Sunday, October 18, 2015
Jafar Panahi's Taxi", satirical meta-documentary from Iran by banned filmmaker
“Jafar Panahi’s Taxi” (or “Taxi Tehran”, 2015), got filmed despite the director’s formal ban by the Iranian government from shooting films and traveling, and his niece (Hana Saeidi) had to accept an award for him at the Berlin Film Festival. And, no, this film is not as menacing as Martin Scorsese's classic "Taxi Driver".
Jafar drives around Tehran and picks up and converses with passengers, whom he seems to have some "background-story" connection with. Gradually, the film progresses toward some gumshoeing (after turning down progressively narrower streets) at a major monument in Tehran at the end, when the screen will go blank.
The first major pickup is a man struck by a car, going to a hospital, and his wailing wife. Afterwards he picks up his own niece, who talks about what kind of filmmaking is actually permitted by her “teacher” as she shoots video. Gradually we learn more about Jafar’s own identity as a filmmaker, and the idea that the government wants to control it for ideological purposes (the way the Soviets wanted to control classical music). No wonder he makes a living as a cab driver. Soon he picks up a female lawyer who has been disbarred. She sounds so jolly despite her own catastrophes.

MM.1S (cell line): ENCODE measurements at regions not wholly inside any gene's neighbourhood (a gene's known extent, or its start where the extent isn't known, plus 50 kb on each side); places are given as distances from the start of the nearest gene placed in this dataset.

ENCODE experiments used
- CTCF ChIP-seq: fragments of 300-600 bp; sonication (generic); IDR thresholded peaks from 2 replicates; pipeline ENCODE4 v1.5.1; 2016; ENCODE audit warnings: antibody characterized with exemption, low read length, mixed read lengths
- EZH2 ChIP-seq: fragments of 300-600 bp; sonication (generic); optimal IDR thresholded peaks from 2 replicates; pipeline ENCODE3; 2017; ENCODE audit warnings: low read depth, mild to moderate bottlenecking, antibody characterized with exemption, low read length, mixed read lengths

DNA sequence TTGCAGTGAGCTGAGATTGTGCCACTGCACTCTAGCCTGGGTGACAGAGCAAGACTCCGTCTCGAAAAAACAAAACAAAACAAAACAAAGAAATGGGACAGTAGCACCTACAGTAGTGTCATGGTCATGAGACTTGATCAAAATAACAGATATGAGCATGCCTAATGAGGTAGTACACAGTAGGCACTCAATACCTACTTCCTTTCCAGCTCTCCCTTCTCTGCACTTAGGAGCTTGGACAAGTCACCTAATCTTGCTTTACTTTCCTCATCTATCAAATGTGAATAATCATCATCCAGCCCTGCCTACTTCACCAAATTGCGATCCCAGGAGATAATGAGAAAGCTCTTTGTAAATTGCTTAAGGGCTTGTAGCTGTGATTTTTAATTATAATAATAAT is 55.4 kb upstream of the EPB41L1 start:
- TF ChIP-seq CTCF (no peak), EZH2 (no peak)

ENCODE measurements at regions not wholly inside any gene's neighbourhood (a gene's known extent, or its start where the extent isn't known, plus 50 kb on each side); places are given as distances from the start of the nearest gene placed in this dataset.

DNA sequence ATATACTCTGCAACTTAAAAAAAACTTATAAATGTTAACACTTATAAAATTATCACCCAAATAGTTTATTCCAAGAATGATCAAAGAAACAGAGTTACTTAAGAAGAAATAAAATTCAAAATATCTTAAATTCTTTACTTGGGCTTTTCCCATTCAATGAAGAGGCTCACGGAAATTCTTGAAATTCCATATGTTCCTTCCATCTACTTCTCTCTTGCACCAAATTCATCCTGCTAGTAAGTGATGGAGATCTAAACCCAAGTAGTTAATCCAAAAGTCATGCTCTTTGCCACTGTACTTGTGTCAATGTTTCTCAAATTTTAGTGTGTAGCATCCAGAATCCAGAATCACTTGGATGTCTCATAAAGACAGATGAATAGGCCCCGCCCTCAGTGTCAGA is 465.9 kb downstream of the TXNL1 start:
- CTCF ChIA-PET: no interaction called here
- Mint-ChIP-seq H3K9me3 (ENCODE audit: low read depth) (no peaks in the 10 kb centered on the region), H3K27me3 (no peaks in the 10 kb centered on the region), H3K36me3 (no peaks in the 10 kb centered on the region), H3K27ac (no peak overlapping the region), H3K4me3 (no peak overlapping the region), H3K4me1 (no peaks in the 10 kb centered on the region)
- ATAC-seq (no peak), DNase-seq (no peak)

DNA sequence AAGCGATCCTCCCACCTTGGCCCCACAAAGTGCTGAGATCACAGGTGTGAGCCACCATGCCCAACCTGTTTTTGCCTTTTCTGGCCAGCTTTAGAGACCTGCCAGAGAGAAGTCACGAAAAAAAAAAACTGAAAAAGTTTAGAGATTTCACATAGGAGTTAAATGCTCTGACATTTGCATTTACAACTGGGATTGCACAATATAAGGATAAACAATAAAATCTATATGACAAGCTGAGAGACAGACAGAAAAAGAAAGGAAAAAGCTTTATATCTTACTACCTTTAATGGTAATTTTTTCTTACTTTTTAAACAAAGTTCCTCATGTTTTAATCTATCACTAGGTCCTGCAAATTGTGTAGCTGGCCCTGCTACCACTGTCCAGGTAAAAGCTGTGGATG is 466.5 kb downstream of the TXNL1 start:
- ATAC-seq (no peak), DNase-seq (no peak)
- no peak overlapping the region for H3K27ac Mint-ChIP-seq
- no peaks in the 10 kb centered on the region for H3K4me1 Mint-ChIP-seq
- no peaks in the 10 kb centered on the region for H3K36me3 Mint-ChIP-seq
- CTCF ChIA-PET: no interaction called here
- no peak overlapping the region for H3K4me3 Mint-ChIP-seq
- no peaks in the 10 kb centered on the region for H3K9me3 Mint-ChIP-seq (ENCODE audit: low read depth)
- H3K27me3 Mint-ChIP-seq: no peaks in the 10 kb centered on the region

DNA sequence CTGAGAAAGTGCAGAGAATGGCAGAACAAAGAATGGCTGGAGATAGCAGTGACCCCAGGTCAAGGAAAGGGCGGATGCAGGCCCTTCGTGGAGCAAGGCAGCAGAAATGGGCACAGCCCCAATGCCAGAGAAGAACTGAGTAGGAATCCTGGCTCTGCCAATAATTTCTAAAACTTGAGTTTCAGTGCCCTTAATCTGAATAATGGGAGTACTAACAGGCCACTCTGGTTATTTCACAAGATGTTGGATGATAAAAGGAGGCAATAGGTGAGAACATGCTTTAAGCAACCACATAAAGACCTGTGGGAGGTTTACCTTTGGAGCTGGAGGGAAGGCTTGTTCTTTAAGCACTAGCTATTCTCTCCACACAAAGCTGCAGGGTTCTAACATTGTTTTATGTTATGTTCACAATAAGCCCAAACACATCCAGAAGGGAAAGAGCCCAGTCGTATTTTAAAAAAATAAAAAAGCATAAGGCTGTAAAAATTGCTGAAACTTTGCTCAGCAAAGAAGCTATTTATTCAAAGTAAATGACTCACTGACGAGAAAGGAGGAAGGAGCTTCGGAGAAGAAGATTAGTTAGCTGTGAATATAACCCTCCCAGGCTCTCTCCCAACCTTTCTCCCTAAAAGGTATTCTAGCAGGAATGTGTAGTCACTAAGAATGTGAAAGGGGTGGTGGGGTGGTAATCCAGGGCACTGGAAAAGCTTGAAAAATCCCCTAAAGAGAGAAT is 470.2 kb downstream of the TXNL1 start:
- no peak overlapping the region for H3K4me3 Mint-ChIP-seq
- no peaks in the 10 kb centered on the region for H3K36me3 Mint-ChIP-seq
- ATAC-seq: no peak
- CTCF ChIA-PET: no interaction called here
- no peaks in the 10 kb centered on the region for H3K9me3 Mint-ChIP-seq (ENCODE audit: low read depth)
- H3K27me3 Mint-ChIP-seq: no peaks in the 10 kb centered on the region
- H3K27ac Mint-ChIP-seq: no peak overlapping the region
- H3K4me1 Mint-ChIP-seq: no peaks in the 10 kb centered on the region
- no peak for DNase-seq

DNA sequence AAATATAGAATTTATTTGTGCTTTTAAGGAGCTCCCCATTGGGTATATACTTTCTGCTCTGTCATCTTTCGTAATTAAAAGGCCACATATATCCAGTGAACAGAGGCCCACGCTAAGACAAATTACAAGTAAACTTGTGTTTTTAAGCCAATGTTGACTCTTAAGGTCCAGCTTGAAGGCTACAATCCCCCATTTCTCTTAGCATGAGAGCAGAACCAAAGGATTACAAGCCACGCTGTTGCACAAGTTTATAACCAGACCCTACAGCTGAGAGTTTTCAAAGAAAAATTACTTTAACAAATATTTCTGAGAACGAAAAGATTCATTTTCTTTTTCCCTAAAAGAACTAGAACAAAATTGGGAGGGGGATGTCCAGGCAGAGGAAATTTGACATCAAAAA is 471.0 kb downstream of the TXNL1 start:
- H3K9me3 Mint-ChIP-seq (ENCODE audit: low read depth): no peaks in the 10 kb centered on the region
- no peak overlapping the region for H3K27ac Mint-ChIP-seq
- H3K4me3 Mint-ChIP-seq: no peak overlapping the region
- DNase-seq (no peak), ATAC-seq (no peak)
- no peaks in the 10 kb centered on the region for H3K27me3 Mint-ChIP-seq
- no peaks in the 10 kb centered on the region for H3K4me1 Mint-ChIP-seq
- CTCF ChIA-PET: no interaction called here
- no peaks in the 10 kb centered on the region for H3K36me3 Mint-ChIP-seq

The characters seem relatively unconcerned about the intrusive government, and in some ways city life looks amazingly normal. Most of the film was shot necessarily in inconspicuous places, away from major landmarks. Most of the buildings are unremarkable, with low-rise apartments common. Small businesses flourished everywhere, just as in western cities. But many townhomes seem to be gated separately.
Toronto Film Festival site is here (Kono Lorber is the theatrical distributor).
I saw this at the Landmark E Street before a fair Sunday afternoon audience.
Wikipedia attribution link for picture of a tax in Tehran by Orijentolog under Creative Commons Share-Alike 3.0 License.